Epilepsy and sleep: With special reference to nonconvulsive status epilepticus with continuous diffuse spike-waves during slow-wave sleep

K. Kobayashi, Y. Ohtsuka, S. Ohtahara

Research output: Contribution to journalArticle

9 Citations (Scopus)


There are numerous important problems concerning relationship between epilepsy and sleep. To clarify the clinical significance and pathophysiology of the nonconvulsive status epilepticus with continuous diffuse spike-waves during slow-wave sleep (CSWS) in EEG, this study was carried out on seven cases each of epilepsies with electrical status epilepticus during slow sleep (ESES) and with peculiar type of nonconvulsive status epilepticus in childhood (PNSE) and four cases of atypical benign partial epilepsy (ABPE). Mental deterioration was most frequently observed in ESES, less in PNSE but none in ABPE. In both ESES and PNSE, mentally deteriorated cases showed suppression of CSWS at significantly later ages than those without deterioration. And spike-wave indices during slow-wave sleep, which were the highest in ESES and lower in PNSE and ABPE, also had a strong relation to mental deterioration. In these three disorders, both clinical seizures and CSWS were suppressed at or before 16 years of age, although they were intractable before adolescence. This finding indicated age dependent evolutions of the three disorders. Coherence and phase analysis of CSWS was undertaken to differentiate primary and secondary bilateral synchrony in seven cases of these three disorders, which have both features of generalized and partial epilepsies. This analysis disclosed secondary bilateral synchrony as the nature of CSWS in six cases. And this analysis method was considered to provide a clue to their pathophysiology. Thus, in these disorders, importance of early diagnosis by EEG including deep sleep and early treatment was recognized.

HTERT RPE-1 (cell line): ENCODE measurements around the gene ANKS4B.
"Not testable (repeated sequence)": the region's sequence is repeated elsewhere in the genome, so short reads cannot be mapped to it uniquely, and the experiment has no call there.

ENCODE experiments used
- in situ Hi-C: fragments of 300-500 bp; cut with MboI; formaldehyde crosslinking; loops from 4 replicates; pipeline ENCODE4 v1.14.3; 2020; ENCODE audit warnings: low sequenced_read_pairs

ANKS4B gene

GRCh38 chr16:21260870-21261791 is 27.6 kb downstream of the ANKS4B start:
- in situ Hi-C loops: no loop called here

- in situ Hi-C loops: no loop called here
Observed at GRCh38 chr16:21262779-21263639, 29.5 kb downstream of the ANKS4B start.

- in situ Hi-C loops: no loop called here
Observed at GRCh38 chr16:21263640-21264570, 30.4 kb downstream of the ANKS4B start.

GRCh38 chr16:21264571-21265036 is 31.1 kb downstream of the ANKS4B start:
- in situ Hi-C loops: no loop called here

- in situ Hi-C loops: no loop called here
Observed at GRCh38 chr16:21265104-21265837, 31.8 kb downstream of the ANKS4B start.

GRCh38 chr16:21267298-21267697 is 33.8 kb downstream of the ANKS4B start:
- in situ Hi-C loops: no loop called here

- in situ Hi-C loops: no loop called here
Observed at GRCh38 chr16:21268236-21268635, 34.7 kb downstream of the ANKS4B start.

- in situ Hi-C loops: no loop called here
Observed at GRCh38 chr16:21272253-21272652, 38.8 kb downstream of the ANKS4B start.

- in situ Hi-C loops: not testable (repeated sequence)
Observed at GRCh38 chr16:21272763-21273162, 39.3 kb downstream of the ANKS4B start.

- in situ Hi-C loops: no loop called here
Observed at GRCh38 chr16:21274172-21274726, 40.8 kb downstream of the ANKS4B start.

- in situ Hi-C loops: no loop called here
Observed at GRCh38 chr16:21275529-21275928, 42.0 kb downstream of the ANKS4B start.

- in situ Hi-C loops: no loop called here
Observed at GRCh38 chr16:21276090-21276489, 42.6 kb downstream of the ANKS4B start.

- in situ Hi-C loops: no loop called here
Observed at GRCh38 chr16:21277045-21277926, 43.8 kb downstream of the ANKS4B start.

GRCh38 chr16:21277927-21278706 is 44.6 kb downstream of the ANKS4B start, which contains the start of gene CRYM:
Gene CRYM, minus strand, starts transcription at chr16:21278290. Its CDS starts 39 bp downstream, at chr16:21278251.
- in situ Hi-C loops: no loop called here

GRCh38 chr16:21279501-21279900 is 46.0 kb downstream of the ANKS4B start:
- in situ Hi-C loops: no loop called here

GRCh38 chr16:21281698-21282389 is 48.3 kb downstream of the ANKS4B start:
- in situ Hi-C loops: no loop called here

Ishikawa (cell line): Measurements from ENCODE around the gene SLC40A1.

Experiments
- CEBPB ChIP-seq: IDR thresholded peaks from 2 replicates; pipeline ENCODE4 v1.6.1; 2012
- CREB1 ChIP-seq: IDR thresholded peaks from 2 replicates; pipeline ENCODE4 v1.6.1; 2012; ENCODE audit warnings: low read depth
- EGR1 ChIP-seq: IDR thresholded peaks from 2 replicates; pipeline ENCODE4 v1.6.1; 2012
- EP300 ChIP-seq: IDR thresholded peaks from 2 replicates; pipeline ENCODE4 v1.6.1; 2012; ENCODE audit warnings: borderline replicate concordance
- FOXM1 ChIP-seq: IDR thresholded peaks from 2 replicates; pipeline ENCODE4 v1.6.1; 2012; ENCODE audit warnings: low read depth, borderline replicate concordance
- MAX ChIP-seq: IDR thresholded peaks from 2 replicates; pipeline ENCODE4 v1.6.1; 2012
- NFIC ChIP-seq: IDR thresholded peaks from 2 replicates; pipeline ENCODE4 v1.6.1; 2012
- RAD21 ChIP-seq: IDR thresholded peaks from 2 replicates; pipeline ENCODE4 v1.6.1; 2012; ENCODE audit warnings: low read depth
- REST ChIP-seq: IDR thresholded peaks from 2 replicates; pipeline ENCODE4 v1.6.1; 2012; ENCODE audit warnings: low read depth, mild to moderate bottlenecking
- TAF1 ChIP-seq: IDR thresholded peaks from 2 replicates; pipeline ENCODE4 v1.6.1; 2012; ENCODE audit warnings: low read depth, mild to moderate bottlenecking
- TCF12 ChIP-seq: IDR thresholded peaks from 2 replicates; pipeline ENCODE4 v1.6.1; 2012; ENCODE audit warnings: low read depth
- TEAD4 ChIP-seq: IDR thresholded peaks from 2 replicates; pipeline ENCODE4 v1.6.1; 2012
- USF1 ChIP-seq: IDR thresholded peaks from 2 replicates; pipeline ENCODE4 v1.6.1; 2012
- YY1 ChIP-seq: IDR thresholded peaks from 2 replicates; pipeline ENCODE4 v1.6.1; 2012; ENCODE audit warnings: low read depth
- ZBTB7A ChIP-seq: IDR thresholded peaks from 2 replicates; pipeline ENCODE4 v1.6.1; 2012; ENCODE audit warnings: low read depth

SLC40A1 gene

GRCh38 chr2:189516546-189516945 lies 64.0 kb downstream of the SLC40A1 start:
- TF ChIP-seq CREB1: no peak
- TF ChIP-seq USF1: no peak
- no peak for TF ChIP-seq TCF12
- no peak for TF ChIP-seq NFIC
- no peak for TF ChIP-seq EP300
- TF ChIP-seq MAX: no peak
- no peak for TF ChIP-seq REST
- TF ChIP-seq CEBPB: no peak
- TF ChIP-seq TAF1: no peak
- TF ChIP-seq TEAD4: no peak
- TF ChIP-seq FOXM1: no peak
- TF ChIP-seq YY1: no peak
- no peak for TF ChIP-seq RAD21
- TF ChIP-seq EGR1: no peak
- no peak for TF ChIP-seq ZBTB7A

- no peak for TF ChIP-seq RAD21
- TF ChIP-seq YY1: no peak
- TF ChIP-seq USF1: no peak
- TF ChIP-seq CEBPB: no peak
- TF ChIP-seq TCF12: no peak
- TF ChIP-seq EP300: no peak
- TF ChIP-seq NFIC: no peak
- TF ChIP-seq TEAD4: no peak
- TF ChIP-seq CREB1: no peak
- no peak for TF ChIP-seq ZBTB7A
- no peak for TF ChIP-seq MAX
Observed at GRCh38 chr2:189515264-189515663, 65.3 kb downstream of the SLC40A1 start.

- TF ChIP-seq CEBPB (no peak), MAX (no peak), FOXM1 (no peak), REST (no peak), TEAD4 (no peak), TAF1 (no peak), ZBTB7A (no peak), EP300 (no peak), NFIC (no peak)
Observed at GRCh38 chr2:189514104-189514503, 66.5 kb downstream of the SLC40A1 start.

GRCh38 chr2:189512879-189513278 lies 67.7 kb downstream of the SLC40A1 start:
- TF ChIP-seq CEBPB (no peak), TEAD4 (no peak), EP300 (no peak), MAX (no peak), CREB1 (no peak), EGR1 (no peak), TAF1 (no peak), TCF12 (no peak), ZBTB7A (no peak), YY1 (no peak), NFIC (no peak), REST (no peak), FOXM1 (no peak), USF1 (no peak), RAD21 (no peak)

Original languageEnglish
Pages (from-to)136-142
Number of pages7
JournalNo To Hattatsu
Issue number2
Publication statusPublished - Jan 1 1990


ASJC Scopus subject areas

  • Pediatrics, Perinatology, and Child Health
  • Clinical Neurology

Cite this